I've been into games since I was able to reach the joystick on the Pac-Man arcade cabinet. That was 1982 - ever since that day I knew gaming and I would be bound by fate in some way, shape or form that I've still yet to figure out.
Until then, I've decided to just play games, enjoy them, blog about games and otherwise not shut up about them. Well, I do think about other stuff, I just keep coming back to the whole games thing.
Metroid is probably still my all-time favorite series. Its the one I keep coming back to year after year despite which version it might be. Super Metroid and Metroid Prime 2 are my favorites of the series and I also often enjoy anything Metroid-like. I enjoy the solitude and exploration of such games.
I also enjoy Shin Megami Tensei, Fallout, Deus Ex, The Elder Scrolls - pretty much anything with a lot of solitary exploration and a large world makes me a rather happy camper. To contrast this I usually need some lighter and happier games as well, which could be anything from a Pokemon game to a fashion game. Retro games of most stripes are something I still enjoy. Sometimes you just need that sort of contrast to keep going.
My platforms of choice tend to be handhelds, I'm starting to consider dropping any non-Nintendo console in favor of PC since Sony's IPs don't appeal to me and Halo just ends up on PC at some point anyway. I don't hate Playstation per se, I just hate what its become under the current Sony.
I do keep a PS2 handy to revisit Playstation's glory days. Great console, easily one of the best platforms aside from SNES, DS and Dreamcast.
As for other things about me, I guess we'll find out, won't we?
If there's an odd thing to say about launch line-ups, its that a launch line-up is "The best launch line-up since the Dreamcast." I see it happen with several people regarding any launch since, well, after the Dreamcast. Apparently the Dreamcast had a really great launch line-up. I can't really say because I didn't buy one at launch as a poor college student - I only got one year later when I was suckered into one of those two-year deals with MSN at Best Buy that would net me a Dreamcast for "free."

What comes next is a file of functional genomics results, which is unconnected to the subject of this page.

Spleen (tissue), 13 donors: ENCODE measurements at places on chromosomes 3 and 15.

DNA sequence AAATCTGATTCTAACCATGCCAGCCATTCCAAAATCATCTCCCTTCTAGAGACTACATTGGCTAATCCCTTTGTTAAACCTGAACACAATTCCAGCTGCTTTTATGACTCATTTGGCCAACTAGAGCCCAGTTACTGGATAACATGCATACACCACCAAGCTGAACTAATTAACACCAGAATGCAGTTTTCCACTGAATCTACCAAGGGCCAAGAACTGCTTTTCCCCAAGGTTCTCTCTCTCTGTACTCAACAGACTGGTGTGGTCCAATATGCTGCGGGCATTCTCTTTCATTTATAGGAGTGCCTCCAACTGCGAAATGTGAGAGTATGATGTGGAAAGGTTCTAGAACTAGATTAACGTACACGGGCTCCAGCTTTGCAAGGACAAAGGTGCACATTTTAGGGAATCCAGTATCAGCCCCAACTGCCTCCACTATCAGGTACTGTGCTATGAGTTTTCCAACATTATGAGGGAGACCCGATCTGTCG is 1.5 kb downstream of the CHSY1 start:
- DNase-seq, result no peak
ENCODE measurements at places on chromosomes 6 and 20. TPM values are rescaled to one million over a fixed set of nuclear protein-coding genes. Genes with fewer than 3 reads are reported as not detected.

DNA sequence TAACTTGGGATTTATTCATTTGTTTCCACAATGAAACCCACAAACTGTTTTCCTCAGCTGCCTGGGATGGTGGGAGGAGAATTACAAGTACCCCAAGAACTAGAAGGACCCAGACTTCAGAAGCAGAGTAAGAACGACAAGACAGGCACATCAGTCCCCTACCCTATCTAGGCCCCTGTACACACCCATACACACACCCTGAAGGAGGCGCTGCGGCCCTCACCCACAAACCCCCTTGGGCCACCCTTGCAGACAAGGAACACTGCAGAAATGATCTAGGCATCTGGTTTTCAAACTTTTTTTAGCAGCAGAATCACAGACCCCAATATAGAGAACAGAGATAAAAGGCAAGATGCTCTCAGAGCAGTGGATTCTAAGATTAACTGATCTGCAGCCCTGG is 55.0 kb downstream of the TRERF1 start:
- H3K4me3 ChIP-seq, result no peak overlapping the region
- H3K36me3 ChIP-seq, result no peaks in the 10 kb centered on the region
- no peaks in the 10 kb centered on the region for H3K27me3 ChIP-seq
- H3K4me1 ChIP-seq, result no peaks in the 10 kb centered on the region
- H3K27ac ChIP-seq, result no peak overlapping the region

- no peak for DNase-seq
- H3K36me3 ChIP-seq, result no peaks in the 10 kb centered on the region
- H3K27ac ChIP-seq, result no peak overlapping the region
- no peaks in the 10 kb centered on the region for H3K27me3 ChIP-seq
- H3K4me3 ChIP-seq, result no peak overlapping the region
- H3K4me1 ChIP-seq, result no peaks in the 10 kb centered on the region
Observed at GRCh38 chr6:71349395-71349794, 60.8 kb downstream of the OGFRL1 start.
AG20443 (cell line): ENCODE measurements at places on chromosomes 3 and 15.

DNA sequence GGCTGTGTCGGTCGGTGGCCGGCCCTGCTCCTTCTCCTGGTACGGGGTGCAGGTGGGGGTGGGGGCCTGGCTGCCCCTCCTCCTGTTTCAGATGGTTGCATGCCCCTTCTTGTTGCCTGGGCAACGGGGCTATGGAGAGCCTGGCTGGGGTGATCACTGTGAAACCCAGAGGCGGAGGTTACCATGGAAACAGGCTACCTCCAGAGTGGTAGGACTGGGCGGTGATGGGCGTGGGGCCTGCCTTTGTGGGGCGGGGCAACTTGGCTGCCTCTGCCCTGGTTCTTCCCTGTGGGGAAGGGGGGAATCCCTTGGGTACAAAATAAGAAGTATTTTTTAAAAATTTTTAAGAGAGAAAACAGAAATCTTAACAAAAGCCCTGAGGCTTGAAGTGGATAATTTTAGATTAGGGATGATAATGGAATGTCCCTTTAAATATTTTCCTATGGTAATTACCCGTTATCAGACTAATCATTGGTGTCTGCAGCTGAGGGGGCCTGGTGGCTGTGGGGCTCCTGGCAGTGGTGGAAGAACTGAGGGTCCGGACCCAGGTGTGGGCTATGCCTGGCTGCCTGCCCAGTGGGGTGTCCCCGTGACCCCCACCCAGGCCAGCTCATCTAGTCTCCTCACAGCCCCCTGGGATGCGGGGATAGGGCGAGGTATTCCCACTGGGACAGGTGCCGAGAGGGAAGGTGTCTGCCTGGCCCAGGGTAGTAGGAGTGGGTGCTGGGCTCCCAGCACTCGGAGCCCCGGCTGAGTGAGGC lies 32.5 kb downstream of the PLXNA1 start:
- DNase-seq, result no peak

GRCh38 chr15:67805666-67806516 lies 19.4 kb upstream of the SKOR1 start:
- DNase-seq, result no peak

Meaning, I was pretty stupid back then. Two years of an internet service I couldn't use, but had to pay for. I really didn't think that one through.
Anyway, I feel like "best launch line-up since the Dreamcast" is just something people say for gamer cred and to make the console or handheld they're excited about look exciting to others. I mean, if we're to take Dreamcast's launch line-up as the best a console ever had that means whatever I relate it to is also really good and must be awesome.
And those that hated Dreamcast must also hate babies.
No one really even mentions what the great launch games were for Dreamcast because it is clearly not important when you're stating an absolute. That Dreamcast was ravaged by Playstation's comparable and cheaper library and crushed under the hype for the PS2 at the time is not important. That Dreamcast, like Saturn before it, was short-lived and had no games by 2002 - also not important.
Never mind that stuff. Dreamcast had a great launch, launches are important and that is all that matters for the sake of people who want to liken PS4's launch line-up to it after E3 2013.